A planned tax cut for millions of self-employed workers has been scrapped by Chancellor Philip Hammond.
The Treasury revealed on Thursday it will no longer abolish Class 2 National Insurance contributions (NICs).
Mr Hammond’s predecessor George Osborne had announced the move in 2015, with the Treasury estimating at the time that 3.4 million people would benefit from an annual tax cut of £134 on average.
Class 2 NICs are payable by those who earn profits of £6,205 or more per year. At the current rate of £2.95 per week, they now cost about £150 per year.
The Treasury previously estimated the tax cut would cost the exchequer around £360m per year, meaning Mr Hammond now has hundreds of millions of pounds extra in the national coffers.
It comes at a time when he is considering how to fund a government pledge to set aside an extra £20bn a year for the NHS by 2023.
The abolishment of Class 2 NICs was due to occur in April this year, but was delayed for 12 months by Mr Hammond in November last year.
The Treasury explained the year-long delay by saying the government wanted to “ensure that there are no unintended consequences for the lowest paid”.
Treasury minister Robert Jenrick has now announced the complete scrapping of the tax cut, highlighting concerns about self-employed workers’ pensions.
“A significant number of self-employed individuals on the lowest profits would have seen the voluntary payment they make to maintain access to the state pension rise substantially,” Mr Jenrick wrote in a statement to MPs.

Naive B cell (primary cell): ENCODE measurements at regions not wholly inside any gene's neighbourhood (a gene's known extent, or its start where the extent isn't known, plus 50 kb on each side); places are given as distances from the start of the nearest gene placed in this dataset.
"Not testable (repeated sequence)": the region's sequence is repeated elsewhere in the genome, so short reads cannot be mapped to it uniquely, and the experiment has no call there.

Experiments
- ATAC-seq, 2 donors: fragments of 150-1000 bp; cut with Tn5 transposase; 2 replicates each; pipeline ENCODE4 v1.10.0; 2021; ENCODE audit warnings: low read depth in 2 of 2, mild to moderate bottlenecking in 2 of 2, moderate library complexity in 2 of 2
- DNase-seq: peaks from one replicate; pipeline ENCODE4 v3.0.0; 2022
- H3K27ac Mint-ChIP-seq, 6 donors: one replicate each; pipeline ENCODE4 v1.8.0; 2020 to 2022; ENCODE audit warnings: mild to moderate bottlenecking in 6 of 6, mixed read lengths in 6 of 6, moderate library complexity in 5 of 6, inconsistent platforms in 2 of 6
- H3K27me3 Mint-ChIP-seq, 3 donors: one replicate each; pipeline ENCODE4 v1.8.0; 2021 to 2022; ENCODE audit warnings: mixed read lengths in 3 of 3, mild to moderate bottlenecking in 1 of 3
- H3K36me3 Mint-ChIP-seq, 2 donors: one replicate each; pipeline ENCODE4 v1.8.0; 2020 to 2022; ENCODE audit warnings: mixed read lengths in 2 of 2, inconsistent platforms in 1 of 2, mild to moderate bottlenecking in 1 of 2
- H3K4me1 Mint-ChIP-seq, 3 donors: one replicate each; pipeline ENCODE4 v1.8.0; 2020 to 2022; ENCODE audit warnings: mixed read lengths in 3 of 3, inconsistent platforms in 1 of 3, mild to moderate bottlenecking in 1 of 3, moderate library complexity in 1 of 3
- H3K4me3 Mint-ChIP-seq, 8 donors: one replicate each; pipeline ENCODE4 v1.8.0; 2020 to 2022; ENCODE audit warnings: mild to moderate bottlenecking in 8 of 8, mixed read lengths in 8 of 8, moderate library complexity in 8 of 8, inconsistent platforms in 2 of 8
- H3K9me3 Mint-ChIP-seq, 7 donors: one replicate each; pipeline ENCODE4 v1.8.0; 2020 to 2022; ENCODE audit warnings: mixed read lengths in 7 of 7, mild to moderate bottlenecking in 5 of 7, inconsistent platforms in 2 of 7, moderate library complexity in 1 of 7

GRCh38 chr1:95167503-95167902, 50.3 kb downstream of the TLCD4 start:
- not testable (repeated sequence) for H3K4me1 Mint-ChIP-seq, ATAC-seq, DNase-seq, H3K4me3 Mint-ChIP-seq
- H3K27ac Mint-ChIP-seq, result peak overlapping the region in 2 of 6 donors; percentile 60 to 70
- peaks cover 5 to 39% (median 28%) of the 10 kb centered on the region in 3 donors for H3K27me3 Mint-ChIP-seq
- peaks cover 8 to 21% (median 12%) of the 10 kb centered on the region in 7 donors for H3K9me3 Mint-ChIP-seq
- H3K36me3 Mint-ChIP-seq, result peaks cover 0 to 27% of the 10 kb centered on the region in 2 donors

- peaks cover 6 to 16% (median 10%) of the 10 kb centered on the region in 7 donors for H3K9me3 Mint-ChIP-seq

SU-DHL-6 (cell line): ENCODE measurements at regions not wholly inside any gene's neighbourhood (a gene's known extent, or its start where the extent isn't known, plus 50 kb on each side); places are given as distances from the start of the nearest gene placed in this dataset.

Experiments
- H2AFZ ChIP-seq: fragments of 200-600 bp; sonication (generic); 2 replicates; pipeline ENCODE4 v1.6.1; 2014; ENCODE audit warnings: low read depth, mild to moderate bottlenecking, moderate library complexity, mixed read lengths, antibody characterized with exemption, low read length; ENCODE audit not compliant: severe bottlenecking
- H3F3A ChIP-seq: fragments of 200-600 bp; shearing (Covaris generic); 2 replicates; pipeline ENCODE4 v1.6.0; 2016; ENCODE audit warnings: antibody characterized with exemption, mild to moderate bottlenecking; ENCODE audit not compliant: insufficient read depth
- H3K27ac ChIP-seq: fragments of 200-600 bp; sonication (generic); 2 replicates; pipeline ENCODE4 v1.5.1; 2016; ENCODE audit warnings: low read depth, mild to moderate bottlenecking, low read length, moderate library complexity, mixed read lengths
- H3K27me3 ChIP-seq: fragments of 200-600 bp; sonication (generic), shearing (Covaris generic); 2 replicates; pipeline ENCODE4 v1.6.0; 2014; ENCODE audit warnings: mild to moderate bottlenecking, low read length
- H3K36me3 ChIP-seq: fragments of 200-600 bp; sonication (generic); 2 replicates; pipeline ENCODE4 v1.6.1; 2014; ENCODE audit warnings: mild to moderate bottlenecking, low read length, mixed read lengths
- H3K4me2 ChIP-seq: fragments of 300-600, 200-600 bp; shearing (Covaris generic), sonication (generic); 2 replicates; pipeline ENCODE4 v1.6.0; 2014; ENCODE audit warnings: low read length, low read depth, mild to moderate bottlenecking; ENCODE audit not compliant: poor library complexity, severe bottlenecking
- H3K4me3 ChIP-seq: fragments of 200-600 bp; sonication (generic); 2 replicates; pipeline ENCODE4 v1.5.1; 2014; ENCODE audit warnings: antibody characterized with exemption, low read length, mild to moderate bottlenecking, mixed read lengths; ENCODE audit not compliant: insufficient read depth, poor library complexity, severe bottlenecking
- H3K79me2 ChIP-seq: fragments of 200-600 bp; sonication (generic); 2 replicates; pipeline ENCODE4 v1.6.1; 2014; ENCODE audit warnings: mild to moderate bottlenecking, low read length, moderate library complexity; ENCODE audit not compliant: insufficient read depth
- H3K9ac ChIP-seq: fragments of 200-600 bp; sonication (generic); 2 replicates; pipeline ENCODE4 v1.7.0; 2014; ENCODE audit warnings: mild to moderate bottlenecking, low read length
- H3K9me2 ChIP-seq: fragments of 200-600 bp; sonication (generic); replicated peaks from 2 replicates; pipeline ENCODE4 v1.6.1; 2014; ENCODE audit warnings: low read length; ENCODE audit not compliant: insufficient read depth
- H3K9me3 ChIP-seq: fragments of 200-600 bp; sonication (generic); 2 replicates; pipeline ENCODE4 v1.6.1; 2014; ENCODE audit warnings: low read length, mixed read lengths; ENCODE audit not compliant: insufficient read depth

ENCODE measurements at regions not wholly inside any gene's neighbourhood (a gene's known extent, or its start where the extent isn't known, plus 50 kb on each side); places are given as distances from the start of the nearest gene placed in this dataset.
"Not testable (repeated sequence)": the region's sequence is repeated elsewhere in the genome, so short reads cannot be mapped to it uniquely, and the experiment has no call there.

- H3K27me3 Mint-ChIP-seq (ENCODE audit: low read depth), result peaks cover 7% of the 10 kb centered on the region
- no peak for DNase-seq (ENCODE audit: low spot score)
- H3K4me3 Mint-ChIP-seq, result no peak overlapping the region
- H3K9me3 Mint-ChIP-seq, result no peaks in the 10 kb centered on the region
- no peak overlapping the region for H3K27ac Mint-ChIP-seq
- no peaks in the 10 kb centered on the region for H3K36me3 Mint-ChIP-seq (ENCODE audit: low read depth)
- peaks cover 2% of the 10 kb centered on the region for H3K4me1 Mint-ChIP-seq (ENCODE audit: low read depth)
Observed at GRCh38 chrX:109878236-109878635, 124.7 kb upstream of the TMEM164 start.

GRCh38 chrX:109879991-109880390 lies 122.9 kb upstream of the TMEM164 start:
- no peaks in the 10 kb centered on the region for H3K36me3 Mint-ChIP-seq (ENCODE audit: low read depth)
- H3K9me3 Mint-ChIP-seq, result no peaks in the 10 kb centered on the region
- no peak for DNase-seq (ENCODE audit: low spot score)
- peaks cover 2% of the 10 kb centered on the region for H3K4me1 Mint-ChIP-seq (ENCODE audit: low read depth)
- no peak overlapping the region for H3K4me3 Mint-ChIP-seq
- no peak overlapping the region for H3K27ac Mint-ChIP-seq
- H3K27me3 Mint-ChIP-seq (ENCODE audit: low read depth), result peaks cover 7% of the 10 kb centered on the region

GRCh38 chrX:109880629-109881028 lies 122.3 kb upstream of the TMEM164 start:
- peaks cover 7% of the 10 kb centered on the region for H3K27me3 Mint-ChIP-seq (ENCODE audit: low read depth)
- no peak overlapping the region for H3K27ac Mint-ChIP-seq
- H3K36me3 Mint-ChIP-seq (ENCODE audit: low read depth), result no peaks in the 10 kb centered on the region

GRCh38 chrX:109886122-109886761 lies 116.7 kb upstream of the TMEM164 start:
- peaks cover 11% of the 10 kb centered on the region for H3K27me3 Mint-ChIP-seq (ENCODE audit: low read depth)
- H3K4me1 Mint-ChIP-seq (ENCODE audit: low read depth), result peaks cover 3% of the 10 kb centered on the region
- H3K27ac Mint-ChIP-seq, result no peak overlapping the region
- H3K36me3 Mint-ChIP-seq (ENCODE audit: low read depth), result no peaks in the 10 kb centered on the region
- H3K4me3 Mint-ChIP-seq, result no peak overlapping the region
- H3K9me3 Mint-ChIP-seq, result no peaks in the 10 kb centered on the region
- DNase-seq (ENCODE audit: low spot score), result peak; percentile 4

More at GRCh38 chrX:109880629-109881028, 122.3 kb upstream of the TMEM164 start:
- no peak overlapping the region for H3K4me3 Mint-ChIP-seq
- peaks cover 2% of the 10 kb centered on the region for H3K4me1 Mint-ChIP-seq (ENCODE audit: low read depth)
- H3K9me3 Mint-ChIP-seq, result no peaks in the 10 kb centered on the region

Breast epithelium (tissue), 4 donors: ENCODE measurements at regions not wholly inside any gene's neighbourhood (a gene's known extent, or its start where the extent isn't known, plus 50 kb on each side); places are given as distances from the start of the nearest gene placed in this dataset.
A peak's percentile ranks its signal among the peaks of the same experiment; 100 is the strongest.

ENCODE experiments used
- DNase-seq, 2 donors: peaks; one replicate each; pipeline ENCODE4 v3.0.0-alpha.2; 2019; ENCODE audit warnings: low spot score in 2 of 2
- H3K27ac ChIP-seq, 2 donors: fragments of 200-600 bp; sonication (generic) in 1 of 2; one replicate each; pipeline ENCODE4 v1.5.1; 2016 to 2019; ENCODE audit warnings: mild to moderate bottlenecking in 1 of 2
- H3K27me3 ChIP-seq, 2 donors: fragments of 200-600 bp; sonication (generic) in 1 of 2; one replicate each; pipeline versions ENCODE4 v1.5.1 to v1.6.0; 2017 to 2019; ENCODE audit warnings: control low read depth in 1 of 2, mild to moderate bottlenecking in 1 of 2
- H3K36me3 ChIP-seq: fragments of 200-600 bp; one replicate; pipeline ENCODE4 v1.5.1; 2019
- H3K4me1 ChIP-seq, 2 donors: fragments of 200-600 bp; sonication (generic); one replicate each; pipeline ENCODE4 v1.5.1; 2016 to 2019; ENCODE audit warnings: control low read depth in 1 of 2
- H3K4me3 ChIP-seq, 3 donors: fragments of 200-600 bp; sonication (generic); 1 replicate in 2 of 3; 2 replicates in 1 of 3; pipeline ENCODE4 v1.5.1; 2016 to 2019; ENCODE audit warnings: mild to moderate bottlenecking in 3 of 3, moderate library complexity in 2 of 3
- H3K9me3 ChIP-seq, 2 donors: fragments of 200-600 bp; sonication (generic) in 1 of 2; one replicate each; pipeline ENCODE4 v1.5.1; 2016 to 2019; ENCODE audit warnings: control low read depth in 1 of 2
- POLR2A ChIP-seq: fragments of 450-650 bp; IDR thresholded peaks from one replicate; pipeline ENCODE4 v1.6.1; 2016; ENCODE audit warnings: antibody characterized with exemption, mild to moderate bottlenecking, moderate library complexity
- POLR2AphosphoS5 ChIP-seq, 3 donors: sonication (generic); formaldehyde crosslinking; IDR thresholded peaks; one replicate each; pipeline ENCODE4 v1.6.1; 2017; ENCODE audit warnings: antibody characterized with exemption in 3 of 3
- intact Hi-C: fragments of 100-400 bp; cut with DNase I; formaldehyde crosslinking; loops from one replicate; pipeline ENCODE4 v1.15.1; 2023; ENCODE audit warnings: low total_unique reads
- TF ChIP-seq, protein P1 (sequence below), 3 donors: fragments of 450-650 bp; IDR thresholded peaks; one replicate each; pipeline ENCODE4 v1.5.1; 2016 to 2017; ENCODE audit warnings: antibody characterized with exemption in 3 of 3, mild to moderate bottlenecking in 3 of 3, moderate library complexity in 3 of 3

“Having listened to those likely to be affected by this change we have concluded that it would not be right to proceed during this parliament, given the negative impacts it could have on some of the lowest earning in our society.
“Furthermore, it has become clear that, to the extent that the government could address these concerns, the options identified introduce greater complexity to the tax system, undermining the original objective of the policy.
“The government remains committed to simplifying the tax system for the self-employed, and will keep this issue under review in the context of the wider tax system and the sustainability of the public finances.”
Labour’s shadow chancellor John McDonnell accused the government of “yet another betrayal of the self-employed”.
Business groups also reacted with anger to the announcement.
Mike Cherry, national chairman of the Federation of Small Businesses, said: “The self-employed community has been let down today, missing out on a promise to reduce their tax burden.”